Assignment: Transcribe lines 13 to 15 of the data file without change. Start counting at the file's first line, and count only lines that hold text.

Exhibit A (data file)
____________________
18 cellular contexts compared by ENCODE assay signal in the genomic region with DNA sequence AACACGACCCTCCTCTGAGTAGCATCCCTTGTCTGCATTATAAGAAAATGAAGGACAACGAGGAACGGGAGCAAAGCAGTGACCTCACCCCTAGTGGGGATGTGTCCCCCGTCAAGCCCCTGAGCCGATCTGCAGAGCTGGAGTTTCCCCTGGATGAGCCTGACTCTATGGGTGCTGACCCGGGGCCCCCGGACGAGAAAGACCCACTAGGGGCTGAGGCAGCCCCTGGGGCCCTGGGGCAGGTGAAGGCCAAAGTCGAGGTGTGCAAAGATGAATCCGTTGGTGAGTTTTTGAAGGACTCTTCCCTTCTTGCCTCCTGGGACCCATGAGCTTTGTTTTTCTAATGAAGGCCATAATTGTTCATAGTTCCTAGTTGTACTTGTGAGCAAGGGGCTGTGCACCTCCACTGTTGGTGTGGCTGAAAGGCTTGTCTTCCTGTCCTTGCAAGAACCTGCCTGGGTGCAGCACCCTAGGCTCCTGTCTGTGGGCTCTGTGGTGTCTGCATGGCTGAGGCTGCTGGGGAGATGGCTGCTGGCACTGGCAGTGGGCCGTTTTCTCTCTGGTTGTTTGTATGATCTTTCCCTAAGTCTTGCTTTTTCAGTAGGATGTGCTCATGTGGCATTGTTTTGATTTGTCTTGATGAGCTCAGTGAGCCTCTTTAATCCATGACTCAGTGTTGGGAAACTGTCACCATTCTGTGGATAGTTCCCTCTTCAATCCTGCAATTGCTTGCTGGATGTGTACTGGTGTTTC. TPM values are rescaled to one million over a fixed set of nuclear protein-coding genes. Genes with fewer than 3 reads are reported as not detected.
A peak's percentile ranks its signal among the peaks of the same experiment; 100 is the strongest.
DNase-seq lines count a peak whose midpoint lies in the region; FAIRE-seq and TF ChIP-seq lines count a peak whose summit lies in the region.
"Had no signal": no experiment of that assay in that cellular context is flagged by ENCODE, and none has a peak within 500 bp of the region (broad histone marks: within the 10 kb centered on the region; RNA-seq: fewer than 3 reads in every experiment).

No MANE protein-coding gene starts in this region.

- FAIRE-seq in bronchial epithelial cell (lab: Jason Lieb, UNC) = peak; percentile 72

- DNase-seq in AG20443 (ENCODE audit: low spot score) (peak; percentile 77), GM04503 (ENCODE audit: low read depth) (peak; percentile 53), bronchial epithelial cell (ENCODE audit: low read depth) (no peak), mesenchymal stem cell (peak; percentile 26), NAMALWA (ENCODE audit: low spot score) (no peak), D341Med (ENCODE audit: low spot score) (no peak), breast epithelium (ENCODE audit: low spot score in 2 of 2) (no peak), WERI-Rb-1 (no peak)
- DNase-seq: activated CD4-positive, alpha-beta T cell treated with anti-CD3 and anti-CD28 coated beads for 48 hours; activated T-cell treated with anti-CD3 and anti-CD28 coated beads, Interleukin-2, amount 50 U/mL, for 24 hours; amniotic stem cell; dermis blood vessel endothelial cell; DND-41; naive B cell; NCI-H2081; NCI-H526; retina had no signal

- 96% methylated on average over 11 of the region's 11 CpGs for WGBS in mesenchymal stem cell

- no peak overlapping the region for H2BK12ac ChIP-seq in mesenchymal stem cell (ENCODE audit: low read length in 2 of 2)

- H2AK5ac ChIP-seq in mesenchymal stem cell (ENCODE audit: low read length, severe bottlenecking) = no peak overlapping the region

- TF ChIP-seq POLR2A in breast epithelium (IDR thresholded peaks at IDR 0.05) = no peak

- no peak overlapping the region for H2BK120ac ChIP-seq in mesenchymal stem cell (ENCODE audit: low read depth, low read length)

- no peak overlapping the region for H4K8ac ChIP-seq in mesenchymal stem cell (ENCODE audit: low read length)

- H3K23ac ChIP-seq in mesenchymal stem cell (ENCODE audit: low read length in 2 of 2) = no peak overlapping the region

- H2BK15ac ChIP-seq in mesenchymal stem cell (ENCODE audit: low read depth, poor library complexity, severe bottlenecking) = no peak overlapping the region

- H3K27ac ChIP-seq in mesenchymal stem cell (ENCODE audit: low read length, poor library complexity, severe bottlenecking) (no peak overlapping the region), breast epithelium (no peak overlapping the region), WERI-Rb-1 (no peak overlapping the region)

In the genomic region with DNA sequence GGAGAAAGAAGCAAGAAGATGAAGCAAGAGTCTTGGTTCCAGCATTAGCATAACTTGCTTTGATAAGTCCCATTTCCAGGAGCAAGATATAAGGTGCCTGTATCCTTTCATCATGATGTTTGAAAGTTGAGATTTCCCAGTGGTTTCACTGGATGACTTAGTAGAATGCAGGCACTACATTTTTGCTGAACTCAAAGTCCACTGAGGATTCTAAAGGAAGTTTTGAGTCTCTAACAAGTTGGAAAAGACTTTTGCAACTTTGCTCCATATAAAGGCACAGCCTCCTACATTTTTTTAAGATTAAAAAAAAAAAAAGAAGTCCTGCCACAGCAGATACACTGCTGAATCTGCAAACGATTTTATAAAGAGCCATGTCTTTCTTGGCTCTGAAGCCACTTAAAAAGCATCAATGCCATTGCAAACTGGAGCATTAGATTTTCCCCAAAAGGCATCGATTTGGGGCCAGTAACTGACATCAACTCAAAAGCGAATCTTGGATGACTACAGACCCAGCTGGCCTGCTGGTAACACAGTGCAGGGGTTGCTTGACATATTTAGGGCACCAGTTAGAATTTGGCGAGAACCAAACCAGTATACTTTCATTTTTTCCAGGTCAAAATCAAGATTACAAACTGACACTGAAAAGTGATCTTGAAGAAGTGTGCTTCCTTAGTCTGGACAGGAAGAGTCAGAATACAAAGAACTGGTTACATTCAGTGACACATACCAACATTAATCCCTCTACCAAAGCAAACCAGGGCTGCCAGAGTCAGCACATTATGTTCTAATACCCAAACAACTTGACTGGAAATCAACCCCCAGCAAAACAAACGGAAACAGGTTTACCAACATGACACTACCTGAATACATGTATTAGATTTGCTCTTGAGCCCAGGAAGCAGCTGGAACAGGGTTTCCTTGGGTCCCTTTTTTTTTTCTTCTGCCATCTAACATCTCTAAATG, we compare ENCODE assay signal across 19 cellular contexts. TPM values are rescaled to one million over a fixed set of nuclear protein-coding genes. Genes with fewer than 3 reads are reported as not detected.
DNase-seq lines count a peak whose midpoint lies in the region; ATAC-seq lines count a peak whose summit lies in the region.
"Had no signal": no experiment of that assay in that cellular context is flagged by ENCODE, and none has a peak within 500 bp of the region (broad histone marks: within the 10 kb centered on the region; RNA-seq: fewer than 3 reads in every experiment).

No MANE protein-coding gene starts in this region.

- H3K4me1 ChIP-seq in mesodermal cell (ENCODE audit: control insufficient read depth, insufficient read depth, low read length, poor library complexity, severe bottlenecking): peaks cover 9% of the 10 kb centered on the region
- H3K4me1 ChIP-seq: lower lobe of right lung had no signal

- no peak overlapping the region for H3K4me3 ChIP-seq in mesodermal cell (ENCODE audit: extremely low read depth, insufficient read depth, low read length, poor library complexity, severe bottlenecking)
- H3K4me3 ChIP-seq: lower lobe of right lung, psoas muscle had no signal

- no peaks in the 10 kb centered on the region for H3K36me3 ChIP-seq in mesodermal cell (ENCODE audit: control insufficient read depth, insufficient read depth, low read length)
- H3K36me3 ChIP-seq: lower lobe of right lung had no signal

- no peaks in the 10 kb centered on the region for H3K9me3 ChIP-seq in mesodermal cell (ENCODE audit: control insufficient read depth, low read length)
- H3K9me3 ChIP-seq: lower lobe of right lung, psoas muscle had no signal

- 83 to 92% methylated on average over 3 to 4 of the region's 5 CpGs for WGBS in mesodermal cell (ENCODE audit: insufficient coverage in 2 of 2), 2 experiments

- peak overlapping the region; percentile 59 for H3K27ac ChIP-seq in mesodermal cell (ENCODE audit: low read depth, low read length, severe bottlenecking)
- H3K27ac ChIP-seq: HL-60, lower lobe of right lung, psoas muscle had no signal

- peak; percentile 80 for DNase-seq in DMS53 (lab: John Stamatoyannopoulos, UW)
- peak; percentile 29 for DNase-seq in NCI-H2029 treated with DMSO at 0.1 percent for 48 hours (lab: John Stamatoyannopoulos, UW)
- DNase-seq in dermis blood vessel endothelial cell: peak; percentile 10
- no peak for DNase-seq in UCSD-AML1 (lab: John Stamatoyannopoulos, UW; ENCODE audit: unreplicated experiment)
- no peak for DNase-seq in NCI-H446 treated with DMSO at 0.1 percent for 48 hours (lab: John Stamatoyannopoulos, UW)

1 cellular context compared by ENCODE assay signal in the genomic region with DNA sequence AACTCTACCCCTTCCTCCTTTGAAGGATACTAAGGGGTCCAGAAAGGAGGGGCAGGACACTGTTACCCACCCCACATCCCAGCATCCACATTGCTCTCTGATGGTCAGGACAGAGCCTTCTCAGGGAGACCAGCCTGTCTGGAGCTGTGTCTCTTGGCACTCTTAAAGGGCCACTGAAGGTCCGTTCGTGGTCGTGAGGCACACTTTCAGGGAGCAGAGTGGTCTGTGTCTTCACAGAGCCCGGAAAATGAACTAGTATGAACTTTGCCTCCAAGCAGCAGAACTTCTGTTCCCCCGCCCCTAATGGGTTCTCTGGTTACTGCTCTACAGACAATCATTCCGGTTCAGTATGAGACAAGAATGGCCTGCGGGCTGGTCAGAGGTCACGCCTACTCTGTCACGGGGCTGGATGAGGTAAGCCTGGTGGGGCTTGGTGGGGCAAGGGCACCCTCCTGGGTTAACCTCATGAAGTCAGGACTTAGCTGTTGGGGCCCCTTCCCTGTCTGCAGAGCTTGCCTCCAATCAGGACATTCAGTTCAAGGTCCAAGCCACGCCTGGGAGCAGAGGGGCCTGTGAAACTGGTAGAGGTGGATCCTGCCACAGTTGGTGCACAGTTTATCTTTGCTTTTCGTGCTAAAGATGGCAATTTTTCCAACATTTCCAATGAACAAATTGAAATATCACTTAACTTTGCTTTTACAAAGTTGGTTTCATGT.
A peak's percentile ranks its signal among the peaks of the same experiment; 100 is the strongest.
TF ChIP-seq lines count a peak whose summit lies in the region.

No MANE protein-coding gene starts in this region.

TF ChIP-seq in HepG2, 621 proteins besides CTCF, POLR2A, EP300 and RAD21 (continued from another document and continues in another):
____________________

- no peak overlapping the region for H2BK120ac ChIP-seq in mesenchymal stem cell (ENCODE audit: low read depth, low read length)

- no peak overlapping the region for H4K8ac ChIP-seq in mesenchymal stem cell (ENCODE audit: low read length)

- H3K23ac ChIP-seq in mesenchymal stem cell (ENCODE audit: low read length in 2 of 2) = no peak overlapping the region